And actually, interestingly, that also requires the humility to say, that doesn’t mean I have, you know, you always have to be pioneering the new path. Sometimes there’s paths you go on, which have been. have been forged already and that you can follow. So I think for me, you know, it’s that, it’s that courage and bravery.

It’s about actually saying we’re on a journey. You know, a journey requires you to yeah, to think, to think about what tools and what things are needed along the way. And that’s often things that you don’t have. So for me, like connecting to, I suppose my interpretation of what, What courage is, and it’s going beyond what you know is and is comfortable.

To do that, you know, you need to be able to you need to be able to draw on something. You know, draw on some sort of force or, or strength. And for me, that’s what bravery and courage embodies. That, what, that’s what you draw on. It’s, and actually giving it a name and owning it as a thing helps. Because you’re thinking, okay, I’m employing this skill.

I’m employing this tool to help us go down this path that has not been taken before. Yeah, no, well said. No, I totally agree with you too. I mean, it’s, I think I told my kids, sent them a text the other day. It was because I stood up in class and gave a little, you know, my little talk down in the pit and I told them that it’s good to do scary things sometimes.

I mean, that’s a very simplistic way of saying what you’re saying, but it’s good to do that, you know, to, to challenge yourself and to push through. That is courage and see what’s on the other side of it. So, yeah. What is the most courageous thing you’ve ever done? So my response to this is to do with my son, Aidan who we now know has autism.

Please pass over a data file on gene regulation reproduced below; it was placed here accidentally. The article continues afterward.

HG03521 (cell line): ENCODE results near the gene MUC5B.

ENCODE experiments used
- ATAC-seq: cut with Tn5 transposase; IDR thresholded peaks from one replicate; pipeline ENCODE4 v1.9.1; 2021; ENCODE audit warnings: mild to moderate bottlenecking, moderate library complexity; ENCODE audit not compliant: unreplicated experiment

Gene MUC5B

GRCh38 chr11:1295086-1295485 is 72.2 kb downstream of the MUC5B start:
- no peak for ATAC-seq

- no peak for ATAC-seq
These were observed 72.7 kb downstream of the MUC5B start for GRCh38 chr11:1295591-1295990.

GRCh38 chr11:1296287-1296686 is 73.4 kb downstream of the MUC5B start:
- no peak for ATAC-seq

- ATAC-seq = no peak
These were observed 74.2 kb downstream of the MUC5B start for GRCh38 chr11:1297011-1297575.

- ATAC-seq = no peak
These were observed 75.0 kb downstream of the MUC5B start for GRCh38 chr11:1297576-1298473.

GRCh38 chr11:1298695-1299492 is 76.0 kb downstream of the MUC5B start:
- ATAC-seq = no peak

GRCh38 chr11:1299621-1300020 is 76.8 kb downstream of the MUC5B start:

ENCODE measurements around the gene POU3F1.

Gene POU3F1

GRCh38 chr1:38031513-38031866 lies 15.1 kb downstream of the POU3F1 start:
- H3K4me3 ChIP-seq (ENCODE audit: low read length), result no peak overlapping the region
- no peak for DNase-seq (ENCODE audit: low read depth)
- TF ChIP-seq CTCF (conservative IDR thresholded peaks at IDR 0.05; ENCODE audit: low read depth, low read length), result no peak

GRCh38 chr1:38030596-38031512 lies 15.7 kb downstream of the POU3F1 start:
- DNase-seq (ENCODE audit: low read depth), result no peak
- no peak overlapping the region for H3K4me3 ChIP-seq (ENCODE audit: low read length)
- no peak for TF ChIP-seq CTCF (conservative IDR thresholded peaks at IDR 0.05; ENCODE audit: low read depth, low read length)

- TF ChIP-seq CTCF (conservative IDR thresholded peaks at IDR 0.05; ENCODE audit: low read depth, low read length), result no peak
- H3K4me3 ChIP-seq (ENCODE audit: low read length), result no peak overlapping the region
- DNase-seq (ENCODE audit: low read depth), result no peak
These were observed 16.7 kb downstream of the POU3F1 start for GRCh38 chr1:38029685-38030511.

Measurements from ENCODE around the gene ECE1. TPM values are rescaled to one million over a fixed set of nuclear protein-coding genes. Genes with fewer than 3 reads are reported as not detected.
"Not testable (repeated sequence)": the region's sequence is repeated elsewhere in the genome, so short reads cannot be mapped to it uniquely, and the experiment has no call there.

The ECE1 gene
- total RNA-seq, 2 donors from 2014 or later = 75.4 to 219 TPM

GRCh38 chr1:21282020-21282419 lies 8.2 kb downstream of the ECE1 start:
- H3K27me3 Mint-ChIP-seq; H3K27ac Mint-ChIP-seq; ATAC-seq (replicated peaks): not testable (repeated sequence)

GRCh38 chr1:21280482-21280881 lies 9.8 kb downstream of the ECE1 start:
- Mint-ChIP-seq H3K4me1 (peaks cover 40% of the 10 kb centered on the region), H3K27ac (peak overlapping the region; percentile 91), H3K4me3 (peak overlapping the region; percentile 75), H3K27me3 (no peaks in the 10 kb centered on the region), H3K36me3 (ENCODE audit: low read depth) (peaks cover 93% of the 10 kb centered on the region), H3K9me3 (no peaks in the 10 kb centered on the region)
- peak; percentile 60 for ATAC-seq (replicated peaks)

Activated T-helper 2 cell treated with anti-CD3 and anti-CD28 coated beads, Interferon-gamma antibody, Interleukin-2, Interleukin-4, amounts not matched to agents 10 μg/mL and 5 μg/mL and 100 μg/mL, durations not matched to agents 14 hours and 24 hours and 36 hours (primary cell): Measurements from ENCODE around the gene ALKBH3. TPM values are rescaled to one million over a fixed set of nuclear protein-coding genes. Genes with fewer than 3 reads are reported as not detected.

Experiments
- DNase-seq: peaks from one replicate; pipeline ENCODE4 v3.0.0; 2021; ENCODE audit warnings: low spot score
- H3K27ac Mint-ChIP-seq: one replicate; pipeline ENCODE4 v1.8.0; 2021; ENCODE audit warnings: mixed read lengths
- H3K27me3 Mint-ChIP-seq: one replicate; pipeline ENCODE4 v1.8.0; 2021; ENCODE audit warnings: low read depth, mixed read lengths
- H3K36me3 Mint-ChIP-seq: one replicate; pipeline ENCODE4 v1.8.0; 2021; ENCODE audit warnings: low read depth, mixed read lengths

And he, we had his diagnosis in August last year. So he’s 11. And really that’s required of me a lot of things that I didn’t know I would need to give. Thank you. Or be or do as a parent. I mean, parenting is this adventure that you have no clue what you’re doing anyway, right? And then every, every new thing is, you know, okay, like let’s figure this one out.

And I think cause he’s our eldest, we’ve had no, you know, no comparison like before, you know, obviously you have kids in your life and, and whatever, but. So for, for myself and my husband, we you know, we had Aidan and, and for us, all the kind of challenges that we were facing when he was young, we had no clue that it might be to do with the fact he wasn’t neurotypical, you know, or, you know, there might be something we need to explore it for us.

It was just, this is what, this is, this is what happens when you have kids. It’s really hard, you know, and everyone talks about that. And so, you know, in really, it’s when we started hitting the education system that That, that I needed to start being courageous. That it felt like, actually, Okay, there’s some stuff here I need to do as his mum.

That is quite hard for me. You know, as we talked about earlier, I’m an extrovert. I’m happy to chat. I’m quite opinionated. I’m happy to say what I need to say. And particularly, you know, in my professional context, I have hard conversations a lot of the time. You know, you can’t work in a kind of people and culture kind of role like mine.

I’ve got more and more senior without being able to do that, have those skills. However, I think that I had to be really courageous in terms of recognizing that there was extra stuff he needed, and for me to be his advocate and champion in a way I didn’t know I had to be or could be. So when you’re someone like me who grew up really following the rules, and You know, my childhood, I just worked really hard, quite academic, you know, getting good grades, would never not do what a teacher told me to do, you know, just that, that was my kind of personality, like conform and be good, you know.